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The Rocky Mountain Collegian

The Student News Site of Colorado State University

The Rocky Mountain Collegian

CSU hosts US Senate candidates in televised debate


Collegian | Lucy Morantz

U.S. Sen. Michael Bennet and U.S. Senate candidate Joe O’Dea respond to questions during their final debate before Election Day in the Lory Student Center Oct. 28.

Kyra McKinley

Sam Hutton, Staff Reporter

Colorado State University hosted a public debate between the front-runner candidates to represent Colorado in the United States Senate.

Held in the Lory Student Center ballrooms Oct. 28, the event saw Democratic incumbent Michael Bennet and Republican challenger Joe O’Dea lay out their qualifications, discuss their goals for office and make their cases for election to Colorado voters. 


Several central issues facing the American people, such as rampant inflation, the opioid crisis, gun control and abortion access, served as the major points of discussion between the candidates, with both candidates taking differing stances and offering a wide array of solutions to such concerns.


Working-class Coloradans have been significantly affected by the recent skyrocketing rates of inflation, often limiting the availability of common household necessities. Many candidates across the political aisle have expressed their concerns over the federal government’s spending habits in the wake of the COVID-19 pandemic, believing that such spending ignores working Americans.

O’Dea is one such candidate and has made his vehement disapproval of President Joe Biden’s Build Back Better and Inflation Reduction acts a fixture of his campaign.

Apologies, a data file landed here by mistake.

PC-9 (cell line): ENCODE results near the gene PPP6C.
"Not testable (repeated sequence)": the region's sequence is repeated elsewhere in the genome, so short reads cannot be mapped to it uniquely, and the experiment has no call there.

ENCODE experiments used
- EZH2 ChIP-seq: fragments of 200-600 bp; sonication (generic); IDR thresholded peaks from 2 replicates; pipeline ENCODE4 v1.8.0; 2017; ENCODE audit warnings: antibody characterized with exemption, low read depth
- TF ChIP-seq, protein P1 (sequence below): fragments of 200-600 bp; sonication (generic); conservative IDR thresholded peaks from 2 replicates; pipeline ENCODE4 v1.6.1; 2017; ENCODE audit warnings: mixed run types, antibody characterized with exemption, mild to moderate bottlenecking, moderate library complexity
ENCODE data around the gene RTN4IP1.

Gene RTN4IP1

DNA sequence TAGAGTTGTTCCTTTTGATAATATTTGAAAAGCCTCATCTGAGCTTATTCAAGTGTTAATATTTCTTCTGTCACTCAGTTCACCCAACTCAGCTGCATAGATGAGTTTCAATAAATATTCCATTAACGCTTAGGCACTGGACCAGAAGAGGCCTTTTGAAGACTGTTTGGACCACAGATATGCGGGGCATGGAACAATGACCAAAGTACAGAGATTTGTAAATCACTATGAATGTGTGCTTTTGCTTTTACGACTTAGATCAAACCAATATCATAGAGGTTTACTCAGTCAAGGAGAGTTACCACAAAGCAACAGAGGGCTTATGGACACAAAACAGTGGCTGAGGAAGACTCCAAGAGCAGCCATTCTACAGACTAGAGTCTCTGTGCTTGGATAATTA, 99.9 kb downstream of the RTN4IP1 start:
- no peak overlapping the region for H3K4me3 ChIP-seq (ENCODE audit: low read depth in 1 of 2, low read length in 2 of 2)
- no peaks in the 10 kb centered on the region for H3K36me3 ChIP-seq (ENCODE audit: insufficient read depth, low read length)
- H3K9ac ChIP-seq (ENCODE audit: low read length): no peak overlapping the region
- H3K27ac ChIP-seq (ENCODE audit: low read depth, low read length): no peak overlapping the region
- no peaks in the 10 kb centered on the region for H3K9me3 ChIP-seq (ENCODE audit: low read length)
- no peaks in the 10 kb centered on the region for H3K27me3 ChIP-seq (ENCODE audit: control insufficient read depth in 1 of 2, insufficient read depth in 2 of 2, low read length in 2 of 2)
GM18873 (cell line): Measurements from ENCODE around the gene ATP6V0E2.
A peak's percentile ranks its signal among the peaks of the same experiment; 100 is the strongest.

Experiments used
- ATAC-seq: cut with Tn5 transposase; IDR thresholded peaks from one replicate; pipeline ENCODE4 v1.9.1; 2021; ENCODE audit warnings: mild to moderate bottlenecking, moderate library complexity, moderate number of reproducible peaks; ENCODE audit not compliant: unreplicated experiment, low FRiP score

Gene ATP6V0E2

“It starts with the reckless spending that we’ve seen by Bennet and Biden over the course of the last two years,” O’Dea said. “Michael Bennet doesn’t get any results.”

Bennet responded by defending recent spending efforts designed to alleviate the effects of inflation.

“This bill would cap drug prices for seniors at $2,000 in Colorado; it would require Medicare, for the first time in American history, to negotiate drug prices on behalf of the American people and it caps insulin prices at $35 per month,” Bennet said. “I think there are a lot of Coloradans, especially seniors, that are going to find a lot to like in this bill.”

Opioid crisis

Prescription opiates, most notably fentanyl, have been surfacing across the U.S. in recent years in alarming quantities. According to the Centers for Disease Control and Prevention, over 150 people fatally overdose on synthetic opiates daily, serving as one of the more prolific examples of a public health crisis in recent memory.

Lawmakers across the country have made efforts to stem the flow of synthetic opiates like fentanyl but offer several different solutions to the issue.

Bennet thinks the government should restrict the ability of other countries, like China and Mexico, to manufacture and distribute opiates across American borders, but he also believes in offering services to those affected by the crisis.


“For people afflicted by opioid addiction in this state, we need to make sure they have the chance as they’re going through the criminal justice system to get better and get well,” Bennet said.